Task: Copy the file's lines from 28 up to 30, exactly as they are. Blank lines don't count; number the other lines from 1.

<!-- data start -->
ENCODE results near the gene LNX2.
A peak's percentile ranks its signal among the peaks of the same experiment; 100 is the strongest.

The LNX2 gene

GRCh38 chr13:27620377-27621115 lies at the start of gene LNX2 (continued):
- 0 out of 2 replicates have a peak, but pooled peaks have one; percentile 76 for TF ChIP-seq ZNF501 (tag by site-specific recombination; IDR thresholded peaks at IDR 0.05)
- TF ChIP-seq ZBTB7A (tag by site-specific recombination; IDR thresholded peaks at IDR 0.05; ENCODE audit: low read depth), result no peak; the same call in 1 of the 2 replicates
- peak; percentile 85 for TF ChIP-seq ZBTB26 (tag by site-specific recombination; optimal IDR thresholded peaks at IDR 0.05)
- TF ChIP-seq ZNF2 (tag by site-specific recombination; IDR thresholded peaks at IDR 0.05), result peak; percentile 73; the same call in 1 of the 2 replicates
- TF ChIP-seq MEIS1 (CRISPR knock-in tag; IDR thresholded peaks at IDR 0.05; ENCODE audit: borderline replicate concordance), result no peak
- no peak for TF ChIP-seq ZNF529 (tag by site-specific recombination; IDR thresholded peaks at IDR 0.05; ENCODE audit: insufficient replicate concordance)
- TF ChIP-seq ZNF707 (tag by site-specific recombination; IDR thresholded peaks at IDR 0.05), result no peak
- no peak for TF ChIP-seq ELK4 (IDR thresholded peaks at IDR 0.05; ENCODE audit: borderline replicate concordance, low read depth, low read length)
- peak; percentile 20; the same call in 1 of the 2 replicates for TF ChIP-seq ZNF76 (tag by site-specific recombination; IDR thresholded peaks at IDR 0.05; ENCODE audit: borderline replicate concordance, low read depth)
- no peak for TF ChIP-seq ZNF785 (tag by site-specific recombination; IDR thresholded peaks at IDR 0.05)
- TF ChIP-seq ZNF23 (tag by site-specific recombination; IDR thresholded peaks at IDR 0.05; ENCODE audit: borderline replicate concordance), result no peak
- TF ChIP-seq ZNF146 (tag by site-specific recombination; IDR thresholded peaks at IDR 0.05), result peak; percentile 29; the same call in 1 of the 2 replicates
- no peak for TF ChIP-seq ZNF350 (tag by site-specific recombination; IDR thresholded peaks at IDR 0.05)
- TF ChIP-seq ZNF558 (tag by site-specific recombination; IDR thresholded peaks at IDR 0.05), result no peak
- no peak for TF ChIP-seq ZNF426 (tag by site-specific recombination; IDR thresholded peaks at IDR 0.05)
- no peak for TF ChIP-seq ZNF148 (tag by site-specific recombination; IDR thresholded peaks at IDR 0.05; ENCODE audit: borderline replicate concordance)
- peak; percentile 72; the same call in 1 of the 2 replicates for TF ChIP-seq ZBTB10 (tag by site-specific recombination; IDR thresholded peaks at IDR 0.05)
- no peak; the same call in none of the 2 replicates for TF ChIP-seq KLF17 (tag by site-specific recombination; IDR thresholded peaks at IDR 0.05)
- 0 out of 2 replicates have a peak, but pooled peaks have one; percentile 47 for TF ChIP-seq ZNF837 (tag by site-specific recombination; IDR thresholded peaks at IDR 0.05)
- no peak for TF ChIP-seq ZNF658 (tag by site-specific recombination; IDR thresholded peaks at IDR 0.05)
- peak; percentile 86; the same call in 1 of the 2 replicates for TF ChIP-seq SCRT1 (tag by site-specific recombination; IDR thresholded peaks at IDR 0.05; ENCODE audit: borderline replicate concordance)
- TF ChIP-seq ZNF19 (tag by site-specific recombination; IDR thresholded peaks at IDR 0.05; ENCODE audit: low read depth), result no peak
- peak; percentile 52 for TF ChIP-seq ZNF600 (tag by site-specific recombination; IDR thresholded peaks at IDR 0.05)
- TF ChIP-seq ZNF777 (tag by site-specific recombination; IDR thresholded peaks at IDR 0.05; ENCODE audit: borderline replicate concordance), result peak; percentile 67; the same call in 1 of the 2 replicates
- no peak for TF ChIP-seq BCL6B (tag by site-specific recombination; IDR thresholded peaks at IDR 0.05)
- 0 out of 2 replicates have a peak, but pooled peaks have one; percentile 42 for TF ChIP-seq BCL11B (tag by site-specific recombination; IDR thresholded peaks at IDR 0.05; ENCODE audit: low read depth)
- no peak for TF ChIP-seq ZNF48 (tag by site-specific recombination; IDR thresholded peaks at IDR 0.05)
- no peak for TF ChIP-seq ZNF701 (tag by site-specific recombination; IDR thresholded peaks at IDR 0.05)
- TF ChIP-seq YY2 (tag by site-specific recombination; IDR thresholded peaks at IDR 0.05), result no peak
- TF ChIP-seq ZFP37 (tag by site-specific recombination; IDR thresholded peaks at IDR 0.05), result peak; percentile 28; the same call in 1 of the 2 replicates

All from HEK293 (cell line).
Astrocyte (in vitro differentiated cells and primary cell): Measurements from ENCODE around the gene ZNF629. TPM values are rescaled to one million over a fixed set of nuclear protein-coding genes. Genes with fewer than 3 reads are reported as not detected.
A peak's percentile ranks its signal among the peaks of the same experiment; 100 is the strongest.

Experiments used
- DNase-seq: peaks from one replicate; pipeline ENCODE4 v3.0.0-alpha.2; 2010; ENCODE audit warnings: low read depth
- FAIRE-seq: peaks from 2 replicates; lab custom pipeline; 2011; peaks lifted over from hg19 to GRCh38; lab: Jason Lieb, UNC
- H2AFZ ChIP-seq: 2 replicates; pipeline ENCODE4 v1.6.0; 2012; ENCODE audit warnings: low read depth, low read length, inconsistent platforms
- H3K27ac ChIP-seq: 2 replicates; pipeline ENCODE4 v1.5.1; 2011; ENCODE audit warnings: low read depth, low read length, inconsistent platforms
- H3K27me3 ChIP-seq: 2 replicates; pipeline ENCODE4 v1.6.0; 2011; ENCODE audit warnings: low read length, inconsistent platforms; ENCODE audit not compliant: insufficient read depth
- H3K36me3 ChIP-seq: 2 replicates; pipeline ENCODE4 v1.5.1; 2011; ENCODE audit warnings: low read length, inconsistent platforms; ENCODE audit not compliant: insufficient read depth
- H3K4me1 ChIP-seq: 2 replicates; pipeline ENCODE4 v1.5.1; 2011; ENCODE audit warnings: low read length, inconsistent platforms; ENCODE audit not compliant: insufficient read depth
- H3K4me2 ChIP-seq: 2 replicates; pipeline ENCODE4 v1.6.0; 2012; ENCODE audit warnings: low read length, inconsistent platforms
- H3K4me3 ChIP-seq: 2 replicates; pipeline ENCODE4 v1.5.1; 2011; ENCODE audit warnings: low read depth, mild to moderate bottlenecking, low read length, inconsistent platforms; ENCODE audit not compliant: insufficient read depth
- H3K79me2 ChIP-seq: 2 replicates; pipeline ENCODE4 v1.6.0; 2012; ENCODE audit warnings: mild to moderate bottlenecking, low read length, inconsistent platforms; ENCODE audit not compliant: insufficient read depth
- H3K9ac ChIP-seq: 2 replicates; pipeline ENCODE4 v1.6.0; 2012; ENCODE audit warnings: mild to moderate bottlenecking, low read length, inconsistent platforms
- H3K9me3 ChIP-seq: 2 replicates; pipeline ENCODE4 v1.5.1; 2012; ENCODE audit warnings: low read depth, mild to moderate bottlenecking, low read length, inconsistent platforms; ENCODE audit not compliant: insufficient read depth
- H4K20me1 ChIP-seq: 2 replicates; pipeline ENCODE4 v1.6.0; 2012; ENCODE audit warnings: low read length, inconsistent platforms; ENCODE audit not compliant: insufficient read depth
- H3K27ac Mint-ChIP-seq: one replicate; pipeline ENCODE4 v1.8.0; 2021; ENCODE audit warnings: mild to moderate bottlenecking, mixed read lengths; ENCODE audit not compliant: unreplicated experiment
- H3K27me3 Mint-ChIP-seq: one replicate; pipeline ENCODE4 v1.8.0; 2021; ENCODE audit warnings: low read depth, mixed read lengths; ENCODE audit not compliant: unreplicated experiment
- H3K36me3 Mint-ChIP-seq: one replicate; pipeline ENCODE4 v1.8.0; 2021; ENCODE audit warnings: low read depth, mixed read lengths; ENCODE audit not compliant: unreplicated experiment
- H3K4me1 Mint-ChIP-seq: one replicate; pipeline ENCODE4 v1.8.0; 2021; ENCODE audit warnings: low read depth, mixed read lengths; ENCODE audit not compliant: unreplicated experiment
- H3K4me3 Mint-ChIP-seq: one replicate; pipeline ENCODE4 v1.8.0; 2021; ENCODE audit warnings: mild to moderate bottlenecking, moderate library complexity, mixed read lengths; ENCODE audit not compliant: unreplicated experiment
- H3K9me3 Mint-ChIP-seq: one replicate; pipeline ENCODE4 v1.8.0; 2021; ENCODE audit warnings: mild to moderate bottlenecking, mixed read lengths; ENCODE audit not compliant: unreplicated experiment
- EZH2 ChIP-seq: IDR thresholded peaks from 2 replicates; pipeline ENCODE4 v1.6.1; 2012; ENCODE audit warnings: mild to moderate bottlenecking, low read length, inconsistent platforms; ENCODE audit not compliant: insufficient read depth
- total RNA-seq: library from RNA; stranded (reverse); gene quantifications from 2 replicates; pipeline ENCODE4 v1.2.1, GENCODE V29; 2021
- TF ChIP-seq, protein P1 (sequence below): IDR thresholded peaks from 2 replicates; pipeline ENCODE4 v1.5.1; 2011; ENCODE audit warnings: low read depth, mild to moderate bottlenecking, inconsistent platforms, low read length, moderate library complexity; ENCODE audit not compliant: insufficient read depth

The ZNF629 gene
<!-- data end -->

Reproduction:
- TF ChIP-seq ZNF777 (tag by site-specific recombination; IDR thresholded peaks at IDR 0.05; ENCODE audit: borderline replicate concordance), result peak; percentile 67; the same call in 1 of the 2 replicates
- no peak for TF ChIP-seq BCL6B (tag by site-specific recombination; IDR thresholded peaks at IDR 0.05)
- 0 out of 2 replicates have a peak, but pooled peaks have one; percentile 42 for TF ChIP-seq BCL11B (tag by site-specific recombination; IDR thresholded peaks at IDR 0.05; ENCODE audit: low read depth)